UK television audiences are not being exposed to new music due to poor scheduling, according to the culture secretary.
Andy Burnham has said broadcasters must "promote and champion new music in this country, rather than having just very safe options on prime-time TV", and called for the restoration of Top Of The Pops to BBC schedules.
Speaking at the In the City music conference in Manchester, Mr Burnham lamented changing television schedules which have pushed new music artists into late night programmes such as Transmission on Channel 4 and Later
with Jools Holland on BBC2.
"I just worry a little that the relationship between prime time TV and radio and the music industry has at times become a little cosy," he told BBC News.
"It's relying on safe formats and not sufficiently putting out those new names that can then all of a sudden go from the margins right into national prominence.
"That was what was great about the past - The Smiths did become a national name, even though I can remember my dad moaning about them on Top of the Pops."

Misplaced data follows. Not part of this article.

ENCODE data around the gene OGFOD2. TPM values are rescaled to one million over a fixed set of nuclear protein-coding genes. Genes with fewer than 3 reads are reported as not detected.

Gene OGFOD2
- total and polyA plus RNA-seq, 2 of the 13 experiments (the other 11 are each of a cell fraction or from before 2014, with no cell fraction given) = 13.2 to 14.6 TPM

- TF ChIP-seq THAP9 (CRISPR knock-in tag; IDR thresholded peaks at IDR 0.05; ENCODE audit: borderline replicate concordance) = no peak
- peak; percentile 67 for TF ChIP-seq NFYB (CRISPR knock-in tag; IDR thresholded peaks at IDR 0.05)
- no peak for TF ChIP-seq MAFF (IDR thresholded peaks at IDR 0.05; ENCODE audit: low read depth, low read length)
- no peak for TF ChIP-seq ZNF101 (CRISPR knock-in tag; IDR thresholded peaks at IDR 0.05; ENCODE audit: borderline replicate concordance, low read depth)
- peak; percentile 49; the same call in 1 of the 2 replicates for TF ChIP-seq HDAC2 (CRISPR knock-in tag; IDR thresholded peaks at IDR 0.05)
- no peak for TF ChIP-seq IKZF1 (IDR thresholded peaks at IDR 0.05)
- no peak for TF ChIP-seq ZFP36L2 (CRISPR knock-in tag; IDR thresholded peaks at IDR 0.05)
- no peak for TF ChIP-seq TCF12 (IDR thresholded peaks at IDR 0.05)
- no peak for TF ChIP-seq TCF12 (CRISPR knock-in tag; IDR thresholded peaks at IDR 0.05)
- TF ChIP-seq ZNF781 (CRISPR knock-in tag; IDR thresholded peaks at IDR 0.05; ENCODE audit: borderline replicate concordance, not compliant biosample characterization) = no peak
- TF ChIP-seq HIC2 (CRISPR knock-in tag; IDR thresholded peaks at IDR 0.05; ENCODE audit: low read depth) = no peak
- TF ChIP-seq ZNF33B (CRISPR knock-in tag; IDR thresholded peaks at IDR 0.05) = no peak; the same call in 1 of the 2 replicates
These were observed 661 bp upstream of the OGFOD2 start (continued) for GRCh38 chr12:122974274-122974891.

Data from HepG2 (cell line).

In the City was established by the late Tony Wilson, who signed Joy Division to his fledgling Manchester label Factory Records and showcased the likes of the Sex Pistols and The Clash through his broadcasting.
"Today, people perhaps have more power over their own destiny, but getting heard over the bottom rung of noise is much harder than it was 15 or 20 years ago when people were being chucked onto Granada Reports at the end of the news," Mr Burnham continued.
"It seems to me to be a more difficult place to be.
"Perhaps what was always surprising about music, and some of the music that came out of this city, was that they could go national because of the way things were.
"Whereas I do worry very much that if we retreat into that comfort zone, that tried and tested model, they just won't break through in the same way."